Backing Up Your Data With Fog

Fog, in case you haven’t heard of it, is a fantastic cloud computing library written in Ruby. It provides a unified interface to several popular cloud computing platforms(including Amazon, Rackspace, Linode, and others), making it easy to interact with them from Ruby. It currently supports four types of cloud services: storage, compute, DNS, and CDN. Fog has become very popular lately, and serves as the backbone for Chef’s cloud computing functionality, which is how I first became aware of it.

I recently used Fog to write a backup script in Ruby to automatically send encrypted database backups from a database server running at Rackspace to Amazon’s S3 storage service. Here’s how I did it.

Overview

My script runs as the second step in a process. The first step is a shell script that calls pg_dump to dump a PostgreSQL database and then encrypts the file using GnuPG, dropping them in a backup directory on the database server.

My Fog-based script’s job is to make sure that all of the files in the backup directory get moved to S3.

Writing Files

Fogsync (my script), looks at all of the files in that directory and makes sure that they all exist in a bucket on S3. If they don’t, it copies them up there. Additionally, it deletes old backups from S3. For this customer, we keep backups for 14 days, so all backups older than that get deleted.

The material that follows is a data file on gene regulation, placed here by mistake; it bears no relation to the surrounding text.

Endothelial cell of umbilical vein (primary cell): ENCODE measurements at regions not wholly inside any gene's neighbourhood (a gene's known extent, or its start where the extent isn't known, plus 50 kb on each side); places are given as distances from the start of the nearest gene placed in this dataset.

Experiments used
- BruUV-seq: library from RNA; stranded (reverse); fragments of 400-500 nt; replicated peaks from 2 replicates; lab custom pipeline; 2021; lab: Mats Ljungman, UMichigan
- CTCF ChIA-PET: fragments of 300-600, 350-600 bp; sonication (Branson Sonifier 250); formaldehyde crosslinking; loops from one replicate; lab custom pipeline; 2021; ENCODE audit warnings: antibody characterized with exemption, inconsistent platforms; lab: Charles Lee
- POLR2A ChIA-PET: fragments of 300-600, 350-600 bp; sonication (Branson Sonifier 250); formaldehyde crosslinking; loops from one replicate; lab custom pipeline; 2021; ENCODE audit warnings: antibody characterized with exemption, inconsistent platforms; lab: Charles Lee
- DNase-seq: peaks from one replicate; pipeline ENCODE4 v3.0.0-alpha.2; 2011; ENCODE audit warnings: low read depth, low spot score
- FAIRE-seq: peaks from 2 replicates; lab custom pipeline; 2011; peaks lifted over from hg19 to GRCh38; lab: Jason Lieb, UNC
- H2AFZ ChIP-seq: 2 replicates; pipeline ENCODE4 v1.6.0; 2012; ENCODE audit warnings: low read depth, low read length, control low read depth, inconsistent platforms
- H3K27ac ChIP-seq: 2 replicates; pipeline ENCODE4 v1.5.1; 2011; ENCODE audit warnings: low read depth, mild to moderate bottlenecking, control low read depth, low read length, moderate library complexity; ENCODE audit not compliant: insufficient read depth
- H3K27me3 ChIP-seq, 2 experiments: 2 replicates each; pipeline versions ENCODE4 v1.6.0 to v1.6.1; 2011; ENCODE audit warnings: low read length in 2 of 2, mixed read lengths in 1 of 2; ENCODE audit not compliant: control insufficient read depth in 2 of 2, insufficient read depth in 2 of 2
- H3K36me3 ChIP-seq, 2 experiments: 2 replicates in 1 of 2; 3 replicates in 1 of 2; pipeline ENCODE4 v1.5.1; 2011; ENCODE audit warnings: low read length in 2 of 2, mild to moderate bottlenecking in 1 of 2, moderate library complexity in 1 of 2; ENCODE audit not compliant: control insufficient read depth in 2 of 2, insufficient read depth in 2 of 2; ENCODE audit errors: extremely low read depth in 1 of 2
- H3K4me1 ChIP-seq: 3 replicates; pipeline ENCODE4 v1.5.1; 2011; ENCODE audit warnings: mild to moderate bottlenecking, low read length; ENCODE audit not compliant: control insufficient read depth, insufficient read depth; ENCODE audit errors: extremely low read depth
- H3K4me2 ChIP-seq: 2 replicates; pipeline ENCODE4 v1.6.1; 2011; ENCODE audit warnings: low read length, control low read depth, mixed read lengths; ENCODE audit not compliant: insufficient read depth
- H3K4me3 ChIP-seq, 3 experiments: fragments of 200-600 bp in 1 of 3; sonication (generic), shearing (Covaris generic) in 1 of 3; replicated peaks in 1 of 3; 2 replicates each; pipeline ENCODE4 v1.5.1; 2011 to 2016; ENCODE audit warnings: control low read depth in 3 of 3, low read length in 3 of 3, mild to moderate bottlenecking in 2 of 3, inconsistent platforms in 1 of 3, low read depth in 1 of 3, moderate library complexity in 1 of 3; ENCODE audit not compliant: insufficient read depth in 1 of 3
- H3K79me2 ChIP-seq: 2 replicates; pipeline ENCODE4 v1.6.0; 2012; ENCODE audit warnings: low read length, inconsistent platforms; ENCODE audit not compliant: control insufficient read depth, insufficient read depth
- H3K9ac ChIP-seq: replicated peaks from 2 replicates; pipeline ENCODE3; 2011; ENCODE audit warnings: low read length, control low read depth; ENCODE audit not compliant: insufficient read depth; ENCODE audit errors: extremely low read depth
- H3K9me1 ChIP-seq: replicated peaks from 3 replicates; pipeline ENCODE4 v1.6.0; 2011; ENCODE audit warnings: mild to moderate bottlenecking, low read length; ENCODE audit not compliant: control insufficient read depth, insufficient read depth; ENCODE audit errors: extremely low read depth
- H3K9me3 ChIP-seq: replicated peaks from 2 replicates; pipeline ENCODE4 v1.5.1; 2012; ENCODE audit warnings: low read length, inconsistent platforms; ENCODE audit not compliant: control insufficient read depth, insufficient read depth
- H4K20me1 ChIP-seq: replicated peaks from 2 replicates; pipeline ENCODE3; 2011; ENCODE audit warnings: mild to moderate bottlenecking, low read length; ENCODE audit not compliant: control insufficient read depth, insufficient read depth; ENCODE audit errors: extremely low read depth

Let’s look at how it works:

fog = Fog::Storage.new(
  :provider => 'AWS',
  :aws_access_key_id => MY_ACCESS_KEY,
  :aws_secret_access_key => MY_SECRET
  )
directory =  fog.directories.get("MY_DIRECTORY")

files = Dir["/var/backup/*.gpg"]
for file in files do
  name = File.basename(file)
  unless directory.files.head(name)
    directory.files.create(:key => name, :body => open(file))
  end
end

Here’s what this snippet does:

  1. Creates a connection to AWS. The syntax is basically the same for connecting to all of the cloud platforms, just the parameter names are changed.

  2. Uses ‘head’ to check if the file exists and, optionally, get some metadata about it (size, modify date, etc). Think of this as the cloud equivalent to the unix stat command. You don’t want to use the ‘get’ command, as that will return the whole file, which would take a very long time if the files are large cough*voice of experience*cough.

  3. Creates the file in the given directory (“bucket” in S3 terms) if it doesn’t exist already.